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Is education the key to freedom?

Unless you give equal opportunity to every kid to learn, your purpose will be defeated

In Australia we're largely familiar with the word ‘freedom.' We use ‘freedom' phrases constantly, without blinking an eyelid: freedom of choice, freedom of information, freedom of the press, etc.

Some people think we live in a "nanny state" with too many rules and regulations. But our freedom is still largely intact. It's only when we meet people from oppressive countries that we understand the true value of Australian freedoms. We're free to be creative, to be self-expressive, to gain and to share knowledge and be who we truly are.

The word freedom has sparked many social changes. Take the Freedom Ride of 1965, when a group of Sydney University students rode an old bus through regional NSW towns to draw attention to the sub-standard state of Aboriginal health, education and housing.

Over the last 50 years Australia has become a mature country that values skills, knowledge and innovation. And the right to an affordable education has been big on Australia's agenda. Just how closely is the concept of freedom related to education? Can we have true freedom without an affordable and accessible educational system at all levels?

The ideal form of education can be likened to soccer. This comparison was made by Jesse Jackson, the legendary American civil rights activist who twice ran for the US Presidency and is best known as the disciple of Martin Luther King. "Both sides need an even-playing field," stated Jackson. "Unless you give equal opportunity to every kid to learn, your purpose will be defeated." He was referring to lack of opportunity in the Afro-American communities of the 50s, 60s and 70s.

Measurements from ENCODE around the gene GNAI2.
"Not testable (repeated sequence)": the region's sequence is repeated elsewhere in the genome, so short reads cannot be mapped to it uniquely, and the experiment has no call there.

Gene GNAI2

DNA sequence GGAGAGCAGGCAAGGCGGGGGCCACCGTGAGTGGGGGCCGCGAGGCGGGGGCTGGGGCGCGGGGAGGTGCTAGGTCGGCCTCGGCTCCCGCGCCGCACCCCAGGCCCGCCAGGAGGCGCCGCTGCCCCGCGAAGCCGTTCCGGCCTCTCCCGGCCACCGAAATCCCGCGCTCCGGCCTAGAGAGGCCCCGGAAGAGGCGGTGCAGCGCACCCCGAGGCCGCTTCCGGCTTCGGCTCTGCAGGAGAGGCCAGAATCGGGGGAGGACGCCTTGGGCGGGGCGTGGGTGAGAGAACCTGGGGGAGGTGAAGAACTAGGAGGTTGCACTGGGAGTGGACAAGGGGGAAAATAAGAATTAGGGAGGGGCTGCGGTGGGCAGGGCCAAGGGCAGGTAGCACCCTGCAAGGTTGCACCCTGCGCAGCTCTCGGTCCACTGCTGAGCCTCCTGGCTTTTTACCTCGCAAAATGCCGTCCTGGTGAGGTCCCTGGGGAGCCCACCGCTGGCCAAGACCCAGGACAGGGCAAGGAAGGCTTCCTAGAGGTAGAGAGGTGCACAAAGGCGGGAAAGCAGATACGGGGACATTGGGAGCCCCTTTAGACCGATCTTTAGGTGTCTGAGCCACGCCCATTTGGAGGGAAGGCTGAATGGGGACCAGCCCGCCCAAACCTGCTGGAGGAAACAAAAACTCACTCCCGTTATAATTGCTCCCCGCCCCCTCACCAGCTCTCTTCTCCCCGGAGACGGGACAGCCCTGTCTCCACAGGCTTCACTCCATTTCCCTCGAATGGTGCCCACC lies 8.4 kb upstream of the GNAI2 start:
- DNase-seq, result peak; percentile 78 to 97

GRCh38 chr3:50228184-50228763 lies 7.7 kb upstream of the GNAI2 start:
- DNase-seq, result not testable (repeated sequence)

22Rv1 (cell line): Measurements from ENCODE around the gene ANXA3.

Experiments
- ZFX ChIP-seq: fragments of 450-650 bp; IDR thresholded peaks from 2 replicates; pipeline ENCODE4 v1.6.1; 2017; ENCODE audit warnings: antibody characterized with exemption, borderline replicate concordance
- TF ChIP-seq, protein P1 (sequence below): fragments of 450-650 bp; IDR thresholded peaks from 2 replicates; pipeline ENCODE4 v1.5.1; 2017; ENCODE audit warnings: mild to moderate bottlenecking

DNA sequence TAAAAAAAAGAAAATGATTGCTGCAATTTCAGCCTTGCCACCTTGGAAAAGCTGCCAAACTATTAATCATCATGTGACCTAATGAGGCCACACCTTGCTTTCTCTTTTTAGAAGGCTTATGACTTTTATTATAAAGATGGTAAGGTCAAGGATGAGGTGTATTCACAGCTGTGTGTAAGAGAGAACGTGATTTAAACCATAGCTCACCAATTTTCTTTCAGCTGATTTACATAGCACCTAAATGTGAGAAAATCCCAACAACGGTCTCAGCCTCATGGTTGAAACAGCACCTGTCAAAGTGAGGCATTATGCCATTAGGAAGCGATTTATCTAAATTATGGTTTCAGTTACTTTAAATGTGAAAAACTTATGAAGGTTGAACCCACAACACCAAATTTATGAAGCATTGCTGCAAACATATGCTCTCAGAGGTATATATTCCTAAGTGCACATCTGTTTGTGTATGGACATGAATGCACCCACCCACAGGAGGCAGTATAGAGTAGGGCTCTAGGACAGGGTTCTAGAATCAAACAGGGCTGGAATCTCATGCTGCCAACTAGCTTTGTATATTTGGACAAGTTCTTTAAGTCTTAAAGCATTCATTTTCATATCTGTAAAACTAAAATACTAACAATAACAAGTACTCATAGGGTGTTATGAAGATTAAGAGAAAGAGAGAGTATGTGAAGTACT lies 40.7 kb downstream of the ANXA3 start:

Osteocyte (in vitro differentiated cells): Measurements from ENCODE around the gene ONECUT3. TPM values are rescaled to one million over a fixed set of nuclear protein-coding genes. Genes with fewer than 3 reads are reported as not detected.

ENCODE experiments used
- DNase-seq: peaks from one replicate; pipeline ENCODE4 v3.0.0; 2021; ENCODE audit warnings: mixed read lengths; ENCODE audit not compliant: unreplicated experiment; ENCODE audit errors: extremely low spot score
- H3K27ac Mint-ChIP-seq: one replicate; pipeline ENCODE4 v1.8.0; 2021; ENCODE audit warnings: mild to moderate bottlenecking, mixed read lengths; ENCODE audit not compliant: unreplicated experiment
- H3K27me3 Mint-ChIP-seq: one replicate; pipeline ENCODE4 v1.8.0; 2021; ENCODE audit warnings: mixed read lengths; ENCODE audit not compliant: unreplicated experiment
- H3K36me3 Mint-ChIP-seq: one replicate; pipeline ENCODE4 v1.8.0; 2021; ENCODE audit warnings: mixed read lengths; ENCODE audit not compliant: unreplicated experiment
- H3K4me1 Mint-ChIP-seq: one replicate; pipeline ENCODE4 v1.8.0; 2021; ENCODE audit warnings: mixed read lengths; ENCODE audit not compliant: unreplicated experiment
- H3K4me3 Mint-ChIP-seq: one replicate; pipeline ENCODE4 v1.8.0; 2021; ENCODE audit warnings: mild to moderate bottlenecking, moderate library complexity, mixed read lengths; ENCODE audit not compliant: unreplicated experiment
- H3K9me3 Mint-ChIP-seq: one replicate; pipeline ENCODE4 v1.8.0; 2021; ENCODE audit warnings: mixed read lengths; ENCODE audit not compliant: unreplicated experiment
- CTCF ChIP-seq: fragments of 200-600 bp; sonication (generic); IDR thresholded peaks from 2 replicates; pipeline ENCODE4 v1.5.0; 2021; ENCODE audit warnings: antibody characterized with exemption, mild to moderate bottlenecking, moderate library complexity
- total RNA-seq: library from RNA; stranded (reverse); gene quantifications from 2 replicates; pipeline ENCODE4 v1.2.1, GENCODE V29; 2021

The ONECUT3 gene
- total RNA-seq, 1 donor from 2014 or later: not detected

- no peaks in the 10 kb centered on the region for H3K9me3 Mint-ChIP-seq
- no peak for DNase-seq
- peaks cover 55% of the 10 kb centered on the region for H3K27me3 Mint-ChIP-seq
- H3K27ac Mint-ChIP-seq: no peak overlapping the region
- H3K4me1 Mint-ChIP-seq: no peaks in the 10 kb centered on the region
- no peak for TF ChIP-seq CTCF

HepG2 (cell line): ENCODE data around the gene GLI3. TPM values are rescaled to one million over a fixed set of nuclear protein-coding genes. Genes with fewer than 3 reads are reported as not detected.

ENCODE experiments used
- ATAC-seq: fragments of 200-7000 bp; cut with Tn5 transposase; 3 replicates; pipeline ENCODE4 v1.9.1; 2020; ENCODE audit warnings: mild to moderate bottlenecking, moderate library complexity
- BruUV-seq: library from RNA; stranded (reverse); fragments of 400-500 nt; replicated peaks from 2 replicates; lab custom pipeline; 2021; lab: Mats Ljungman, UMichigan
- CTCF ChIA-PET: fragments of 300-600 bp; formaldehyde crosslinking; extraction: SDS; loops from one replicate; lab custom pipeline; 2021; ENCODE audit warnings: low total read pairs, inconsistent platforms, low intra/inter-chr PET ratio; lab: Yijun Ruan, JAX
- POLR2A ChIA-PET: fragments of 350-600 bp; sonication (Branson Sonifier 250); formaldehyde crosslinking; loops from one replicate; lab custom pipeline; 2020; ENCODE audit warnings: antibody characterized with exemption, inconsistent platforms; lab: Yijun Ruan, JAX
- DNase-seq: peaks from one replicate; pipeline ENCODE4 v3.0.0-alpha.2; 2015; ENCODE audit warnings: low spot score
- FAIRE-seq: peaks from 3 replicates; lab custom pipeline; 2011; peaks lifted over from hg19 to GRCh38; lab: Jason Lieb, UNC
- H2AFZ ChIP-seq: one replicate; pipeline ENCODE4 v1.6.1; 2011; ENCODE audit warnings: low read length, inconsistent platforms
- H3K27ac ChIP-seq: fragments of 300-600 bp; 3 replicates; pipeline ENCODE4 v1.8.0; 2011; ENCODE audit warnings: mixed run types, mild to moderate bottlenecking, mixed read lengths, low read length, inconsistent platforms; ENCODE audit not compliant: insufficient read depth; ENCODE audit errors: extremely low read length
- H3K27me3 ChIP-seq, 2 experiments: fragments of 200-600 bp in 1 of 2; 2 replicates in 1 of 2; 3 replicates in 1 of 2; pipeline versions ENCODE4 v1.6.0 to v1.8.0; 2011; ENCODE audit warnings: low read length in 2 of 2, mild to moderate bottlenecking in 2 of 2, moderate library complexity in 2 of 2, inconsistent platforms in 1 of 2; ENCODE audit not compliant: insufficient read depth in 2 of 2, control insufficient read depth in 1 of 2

TED blogger Demetrius Amadeus argues that a level playing field requires four fundamentals to reach freedom.

The first is a constant and secure supply of food. No one can be free with an empty belly.

The second is knowledge. Without it, freedom is just a fantasy. It's like trying to walk in a dark room without bumping into things.

The third is self-discipline. Exercising your freedom without it leads you to self-destruction. Anything from obesity to drug abuse and everything in between.

The fourth is responsibility. A lack of it can lead to debauchery or crime. It can make you harm others in all sorts of ways - from mental to physical.

Can we all educate our children to true freedom? American social blogger Yaacov Cohen recommends teaching them not to look at reality as defining their acts, but to look at their acts as defining reality. A bit like Maslow's hierarchy of needs – only when you've reached self-actualisation and self-awareness can you truly meet your needs and the needs of others.

Bill Gates and Steve Jobs – founders of Microsoft and Apple respectively - attained their own version of freedom. They empowered everyday people to gain knowledge, to help the oppressed spread ideas and by challenging the notion that education is only for the privileged who can afford it.

Gates and Jobs may not have set out to revolutionise education (they were both college drop-outs), but revolutionising education is probably what they've done. They've built technology empires that put education on your desk (with a PC) and in the palm of your hand (with an iPad or mobile phone).

South African poet Feyisayo Anjorin sums it up this way; "Freedom for me is knowing that you reap what you sow, and then sowing without the fear of the harvest."

The central philosophy of TAFE NSW is that anyone can use education to unlock their abilities and potential, and make a contribution to a better Australia. In the end, we all hope to live without fear of the harvest.

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